Natural Treatment for Diabetes

Reviewed by: HU Medical Review Board | Last reviewed: November 2023 | Last updated: November 2023

Many people are interested in using natural treatments to help manage type 2 diabetes (T2D). Natural treatments include vitamins, herbal supplements, and dietary supplements. These should never replace standard treatment with medications, diet, and exercise. Natural treatments work better when combined with standard treatment.1

Some natural products may improve blood sugar control and health outcomes. However, supplements are not regulated by the US Food and Drug Administration (FDA) the same way other drugs are. This means that no outside agency confirms the ingredients or suggested dose.1-4

For example, a fish oil supplement may have more or less fish oil than listed on the label. A supplement may also contain ingredients that are not labeled correctly or at all. This can be dangerous. It can lead to taking too much or taking unwanted ingredients.2,3

The FDA created good manufacturing practices (GMPs) to help this situation. GMPs are guidelines for companies to follow when making supplements. The FDA rarely inspects facilities making supplements in the United States. Companies outside the United States do not have these inspections. But many more supplements are sold than are tested.2,3

Talk to your doctor before taking any natural treatments. Some may have serious side effects. They may also interfere with other drugs you are taking.1,2

Alpha-lipoic acid

Alpha-lipoic acid is an antioxidant made by the body. It is found in certain meats and dark vegetables. Alpha-lipoic acid is also available as a supplement. It may reduce blood sugar and reduce pain from diabetic neuropathy (nerve damage).1,2,5


Beta-glucan is a dietary fiber from algae, bacteria, fungi, yeast, and plants. It is typically used to lower cholesterol. Beta-glucan may help control blood sugar levels. We need more research to confirm this.6

Calcium and vitamin D

Calcium is a mineral found in dairy products, leafy vegetables, and eggs. Vitamin D is found in fish, eggs, fortified milk, and fish oil. The body also produces vitamin D during sunlight exposure. Low levels of calcium and vitamin D have been linked to a higher risk of developing T2D. However, taking vitamin D does not seem to help people with T2D. We need more research on the role of calcium and vitamin D in T2D.5,7


Chromium is a trace mineral. We need a small amount of chromium in our daily diet. Whole grains and some vegetables naturally contain chromium. Supplements are available and safe in low doses for a short time.1-3

Chromium works with insulin to help remove glucose from the blood. When chromium levels are too low, your body cannot use sugar well. Adding chromium supplements to standard treatment seems to improve blood sugar control in people with T2D.1,3,5


Glucomannan is a dietary fiber from the root of the konjac plant. It is also available as a dietary supplement. Glucomannan may slow how food moves through the stomach. This can help reduce blood sugar. Some studies have shown these benefits for people with T2D. But we need more research to understand its safety and benefits.6,8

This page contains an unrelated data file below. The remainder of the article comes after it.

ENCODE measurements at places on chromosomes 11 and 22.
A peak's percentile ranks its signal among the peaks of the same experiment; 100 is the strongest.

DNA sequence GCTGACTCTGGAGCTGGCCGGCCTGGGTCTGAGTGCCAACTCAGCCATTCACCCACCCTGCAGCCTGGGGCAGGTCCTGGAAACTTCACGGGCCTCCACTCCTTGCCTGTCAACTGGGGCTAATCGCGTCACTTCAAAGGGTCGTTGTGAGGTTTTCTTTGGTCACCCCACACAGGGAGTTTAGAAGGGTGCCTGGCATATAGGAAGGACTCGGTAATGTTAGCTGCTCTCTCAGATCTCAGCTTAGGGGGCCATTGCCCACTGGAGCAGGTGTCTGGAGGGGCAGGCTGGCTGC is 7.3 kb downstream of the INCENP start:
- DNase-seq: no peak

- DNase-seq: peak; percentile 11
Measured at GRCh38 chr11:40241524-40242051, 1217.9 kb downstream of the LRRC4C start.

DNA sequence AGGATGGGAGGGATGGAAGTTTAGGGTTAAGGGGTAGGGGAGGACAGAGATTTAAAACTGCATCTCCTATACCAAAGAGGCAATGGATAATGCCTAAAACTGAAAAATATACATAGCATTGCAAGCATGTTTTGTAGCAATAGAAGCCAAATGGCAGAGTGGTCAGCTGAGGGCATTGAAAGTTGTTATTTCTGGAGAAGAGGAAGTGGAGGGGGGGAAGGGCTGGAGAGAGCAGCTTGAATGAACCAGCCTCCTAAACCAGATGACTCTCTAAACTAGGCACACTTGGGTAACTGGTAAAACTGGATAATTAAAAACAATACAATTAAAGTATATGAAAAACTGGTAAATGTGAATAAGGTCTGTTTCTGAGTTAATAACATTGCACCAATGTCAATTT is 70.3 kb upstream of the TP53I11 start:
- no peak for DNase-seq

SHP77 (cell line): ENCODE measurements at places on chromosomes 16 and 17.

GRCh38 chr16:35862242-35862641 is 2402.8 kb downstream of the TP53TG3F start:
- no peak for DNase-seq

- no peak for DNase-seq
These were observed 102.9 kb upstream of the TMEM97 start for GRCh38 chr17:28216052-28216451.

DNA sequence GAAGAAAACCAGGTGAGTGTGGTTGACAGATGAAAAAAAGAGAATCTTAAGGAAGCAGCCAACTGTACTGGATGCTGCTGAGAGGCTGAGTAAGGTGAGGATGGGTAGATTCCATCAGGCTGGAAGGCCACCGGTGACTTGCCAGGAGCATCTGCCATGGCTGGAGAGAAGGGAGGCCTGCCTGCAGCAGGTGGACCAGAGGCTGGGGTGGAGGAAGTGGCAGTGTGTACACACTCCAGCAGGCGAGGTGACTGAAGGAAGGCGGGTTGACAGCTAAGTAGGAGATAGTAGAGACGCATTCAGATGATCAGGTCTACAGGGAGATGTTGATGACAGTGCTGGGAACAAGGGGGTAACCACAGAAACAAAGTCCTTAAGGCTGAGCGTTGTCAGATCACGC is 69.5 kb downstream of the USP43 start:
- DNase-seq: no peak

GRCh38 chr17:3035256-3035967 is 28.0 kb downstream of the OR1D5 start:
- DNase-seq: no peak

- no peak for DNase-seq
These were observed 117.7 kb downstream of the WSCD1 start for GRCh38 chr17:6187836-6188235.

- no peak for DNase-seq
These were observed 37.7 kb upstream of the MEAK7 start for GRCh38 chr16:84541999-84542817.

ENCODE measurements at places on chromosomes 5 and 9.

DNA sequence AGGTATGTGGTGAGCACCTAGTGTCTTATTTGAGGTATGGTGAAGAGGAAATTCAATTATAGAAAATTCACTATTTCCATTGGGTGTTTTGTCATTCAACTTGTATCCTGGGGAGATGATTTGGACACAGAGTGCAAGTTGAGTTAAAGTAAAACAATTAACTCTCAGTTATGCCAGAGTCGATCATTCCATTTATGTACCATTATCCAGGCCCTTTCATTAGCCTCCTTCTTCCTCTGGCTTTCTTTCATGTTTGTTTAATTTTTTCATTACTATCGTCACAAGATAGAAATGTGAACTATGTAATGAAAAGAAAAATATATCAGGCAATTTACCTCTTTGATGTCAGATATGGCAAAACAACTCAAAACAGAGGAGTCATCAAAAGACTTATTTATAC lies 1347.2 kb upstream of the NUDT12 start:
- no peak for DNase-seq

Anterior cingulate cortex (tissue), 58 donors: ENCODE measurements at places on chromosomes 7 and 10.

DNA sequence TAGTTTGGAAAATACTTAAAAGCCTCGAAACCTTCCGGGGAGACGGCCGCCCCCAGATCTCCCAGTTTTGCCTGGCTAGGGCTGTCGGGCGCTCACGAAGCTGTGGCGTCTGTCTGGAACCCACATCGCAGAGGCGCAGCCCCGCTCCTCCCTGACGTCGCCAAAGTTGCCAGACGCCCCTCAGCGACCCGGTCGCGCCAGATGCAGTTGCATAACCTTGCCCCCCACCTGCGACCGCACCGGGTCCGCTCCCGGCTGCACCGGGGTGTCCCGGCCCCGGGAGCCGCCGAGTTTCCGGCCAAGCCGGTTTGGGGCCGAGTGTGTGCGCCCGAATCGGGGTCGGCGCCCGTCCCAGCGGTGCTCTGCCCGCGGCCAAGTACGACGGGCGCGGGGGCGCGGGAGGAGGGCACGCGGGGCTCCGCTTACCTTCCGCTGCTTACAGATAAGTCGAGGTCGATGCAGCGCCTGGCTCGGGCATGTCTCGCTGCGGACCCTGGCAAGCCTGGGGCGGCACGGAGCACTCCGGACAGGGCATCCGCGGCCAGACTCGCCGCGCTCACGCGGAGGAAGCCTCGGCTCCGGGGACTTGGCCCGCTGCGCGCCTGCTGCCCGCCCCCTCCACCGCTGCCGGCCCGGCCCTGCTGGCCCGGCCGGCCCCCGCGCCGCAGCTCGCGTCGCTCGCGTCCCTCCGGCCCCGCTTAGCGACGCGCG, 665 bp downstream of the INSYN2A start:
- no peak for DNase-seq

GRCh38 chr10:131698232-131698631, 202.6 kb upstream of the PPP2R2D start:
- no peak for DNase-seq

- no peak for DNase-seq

Guar gum

Guar gum is a dietary fiber from guar beans. It is added to certain foods as a thickening agent. Ice cream, sauces, salad dressings, and other foods contain guar gum. It is also available as a dietary supplement. Guar gum supplements may improve blood sugar control. But there is not enough evidence to suggest it as a treatment.9


Magnesium is a mineral found in high amounts in cereals, nuts, and spinach. It plays a key role in helping the body process glucose. People who have lower magnesium levels may have a higher risk of developing T2D. Many studies have explored whether magnesium supplements help people with T2D. But there is no evidence of any benefits.1


Polyphenols are a group of antioxidants found in many different foods. Some examples of polyphenols include:10,11

  • Catechin (in tea, red wine, and cocoa)
  • Luteolin (in peppers, basil, and broccoli)
  • Resveratrol (in peanuts, grapes, and cocoa)
  • Quercetin (in fruits, beans, and tea)
  • Curcumin (in turmeric)
  • Gallic acid (in fruits, tea, and dark chocolate)

These polyphenols may reduce blood pressure and blood sugar. But we need more research to understand how effective they are.1,2,12,13


Psyllium is a dietary fiber from certain plants. It is more often used to lower cholesterol or treat digestive problems. Combining psyllium with other treatments may improve blood sugar levels. We need more research to understand how to use psyllium.4,14

Herbal supplements

Herbal supplements are products derived from plants. Many of them have been used for centuries to treat various conditions. They often contain chemicals that may reduce blood sugar. These herbal supplements may be helpful to manage T2D. Some herbal supplements studied for use in T2D include:2,15-19

  • Berberine
  • Bitter melon
  • Cinnamon
  • Fenugreek
  • Flaxseed
  • Garlic
  • Ginger
  • Ginseng
  • Green tea
  • Gurmar
  • Holy basil
  • Milk thistle
  • Saffron
  • Sweet potato

Cinnamon and fenugreek may help manage blood sugar. But studies often provide conflicting evidence. There is not yet enough proof to support using them to manage T2D. But cinnamon can be a good replacement for when flavoring food.1,5

Many herbal supplements have side effects or interfere with your other medications. Talk to your doctor before taking any herbal supplements.2

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